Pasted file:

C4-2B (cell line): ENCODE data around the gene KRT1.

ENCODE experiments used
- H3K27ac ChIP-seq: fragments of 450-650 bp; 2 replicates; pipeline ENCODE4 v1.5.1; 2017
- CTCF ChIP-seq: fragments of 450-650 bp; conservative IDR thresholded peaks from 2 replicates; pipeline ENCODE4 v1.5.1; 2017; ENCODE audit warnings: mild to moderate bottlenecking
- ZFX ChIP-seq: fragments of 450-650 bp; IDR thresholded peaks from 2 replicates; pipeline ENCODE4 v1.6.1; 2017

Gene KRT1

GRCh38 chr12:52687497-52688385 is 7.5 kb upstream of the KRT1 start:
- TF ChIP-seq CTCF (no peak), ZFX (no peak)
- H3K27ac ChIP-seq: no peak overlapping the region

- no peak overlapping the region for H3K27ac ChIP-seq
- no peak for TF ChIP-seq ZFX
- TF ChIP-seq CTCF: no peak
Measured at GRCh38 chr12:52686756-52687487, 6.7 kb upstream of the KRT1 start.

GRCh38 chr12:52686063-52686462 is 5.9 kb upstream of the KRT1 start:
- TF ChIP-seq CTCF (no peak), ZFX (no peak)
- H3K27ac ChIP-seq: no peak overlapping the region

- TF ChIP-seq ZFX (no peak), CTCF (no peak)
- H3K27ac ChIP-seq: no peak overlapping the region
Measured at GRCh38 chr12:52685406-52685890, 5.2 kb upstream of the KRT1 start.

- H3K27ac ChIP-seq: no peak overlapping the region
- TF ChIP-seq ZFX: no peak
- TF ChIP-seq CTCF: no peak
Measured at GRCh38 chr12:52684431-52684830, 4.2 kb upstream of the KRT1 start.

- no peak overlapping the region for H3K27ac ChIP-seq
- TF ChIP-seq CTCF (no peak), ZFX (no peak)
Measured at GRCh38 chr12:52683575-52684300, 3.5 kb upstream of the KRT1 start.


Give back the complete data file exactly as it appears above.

C4-2B (cell line): ENCODE data around the gene KRT1.

ENCODE experiments used
- H3K27ac ChIP-seq: fragments of 450-650 bp; 2 replicates; pipeline ENCODE4 v1.5.1; 2017
- CTCF ChIP-seq: fragments of 450-650 bp; conservative IDR thresholded peaks from 2 replicates; pipeline ENCODE4 v1.5.1; 2017; ENCODE audit warnings: mild to moderate bottlenecking
- ZFX ChIP-seq: fragments of 450-650 bp; IDR thresholded peaks from 2 replicates; pipeline ENCODE4 v1.6.1; 2017

Gene KRT1

GRCh38 chr12:52687497-52688385 is 7.5 kb upstream of the KRT1 start:
- TF ChIP-seq CTCF (no peak), ZFX (no peak)
- H3K27ac ChIP-seq: no peak overlapping the region

- no peak overlapping the region for H3K27ac ChIP-seq
- no peak for TF ChIP-seq ZFX
- TF ChIP-seq CTCF: no peak
Measured at GRCh38 chr12:52686756-52687487, 6.7 kb upstream of the KRT1 start.

GRCh38 chr12:52686063-52686462 is 5.9 kb upstream of the KRT1 start:
- TF ChIP-seq CTCF (no peak), ZFX (no peak)
- H3K27ac ChIP-seq: no peak overlapping the region

- TF ChIP-seq ZFX (no peak), CTCF (no peak)
- H3K27ac ChIP-seq: no peak overlapping the region
Measured at GRCh38 chr12:52685406-52685890, 5.2 kb upstream of the KRT1 start.

- H3K27ac ChIP-seq: no peak overlapping the region
- TF ChIP-seq ZFX: no peak
- TF ChIP-seq CTCF: no peak
Measured at GRCh38 chr12:52684431-52684830, 4.2 kb upstream of the KRT1 start.

- no peak overlapping the region for H3K27ac ChIP-seq
- TF ChIP-seq CTCF (no peak), ZFX (no peak)
Measured at GRCh38 chr12:52683575-52684300, 3.5 kb upstream of the KRT1 start.